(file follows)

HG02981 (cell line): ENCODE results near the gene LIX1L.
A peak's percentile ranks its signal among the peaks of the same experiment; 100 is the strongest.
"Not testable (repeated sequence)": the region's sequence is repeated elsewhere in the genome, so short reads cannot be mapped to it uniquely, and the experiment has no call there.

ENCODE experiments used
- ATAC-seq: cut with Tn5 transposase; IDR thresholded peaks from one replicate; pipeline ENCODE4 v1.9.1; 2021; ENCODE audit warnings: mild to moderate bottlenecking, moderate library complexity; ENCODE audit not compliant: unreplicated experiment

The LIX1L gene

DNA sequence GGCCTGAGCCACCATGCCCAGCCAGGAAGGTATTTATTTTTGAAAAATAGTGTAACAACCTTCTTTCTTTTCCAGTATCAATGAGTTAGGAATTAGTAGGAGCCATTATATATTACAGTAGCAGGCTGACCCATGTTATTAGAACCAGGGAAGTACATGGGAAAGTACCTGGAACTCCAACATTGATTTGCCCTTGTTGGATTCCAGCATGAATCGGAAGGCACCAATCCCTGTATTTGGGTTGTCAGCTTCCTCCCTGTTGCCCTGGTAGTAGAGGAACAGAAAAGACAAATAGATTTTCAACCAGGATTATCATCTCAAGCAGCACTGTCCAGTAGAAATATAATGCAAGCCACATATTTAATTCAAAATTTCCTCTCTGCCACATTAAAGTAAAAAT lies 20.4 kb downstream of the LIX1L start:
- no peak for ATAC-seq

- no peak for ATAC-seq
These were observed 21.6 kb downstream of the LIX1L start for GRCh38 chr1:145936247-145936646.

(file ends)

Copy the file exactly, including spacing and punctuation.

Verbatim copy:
HG02981 (cell line): ENCODE results near the gene LIX1L.
A peak's percentile ranks its signal among the peaks of the same experiment; 100 is the strongest.
"Not testable (repeated sequence)": the region's sequence is repeated elsewhere in the genome, so short reads cannot be mapped to it uniquely, and the experiment has no call there.

ENCODE experiments used
- ATAC-seq: cut with Tn5 transposase; IDR thresholded peaks from one replicate; pipeline ENCODE4 v1.9.1; 2021; ENCODE audit warnings: mild to moderate bottlenecking, moderate library complexity; ENCODE audit not compliant: unreplicated experiment

The LIX1L gene

DNA sequence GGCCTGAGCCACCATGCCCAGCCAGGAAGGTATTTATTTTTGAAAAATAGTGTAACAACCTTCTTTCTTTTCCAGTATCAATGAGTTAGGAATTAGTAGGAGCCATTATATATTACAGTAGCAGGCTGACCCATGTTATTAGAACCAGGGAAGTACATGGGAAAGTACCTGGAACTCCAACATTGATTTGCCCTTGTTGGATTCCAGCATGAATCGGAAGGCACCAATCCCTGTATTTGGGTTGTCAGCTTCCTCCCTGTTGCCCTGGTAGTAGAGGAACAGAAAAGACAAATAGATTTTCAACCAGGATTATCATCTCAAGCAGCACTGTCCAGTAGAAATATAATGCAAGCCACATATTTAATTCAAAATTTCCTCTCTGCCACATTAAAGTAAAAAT lies 20.4 kb downstream of the LIX1L start:
- no peak for ATAC-seq

- no peak for ATAC-seq
These were observed 21.6 kb downstream of the LIX1L start for GRCh38 chr1:145936247-145936646.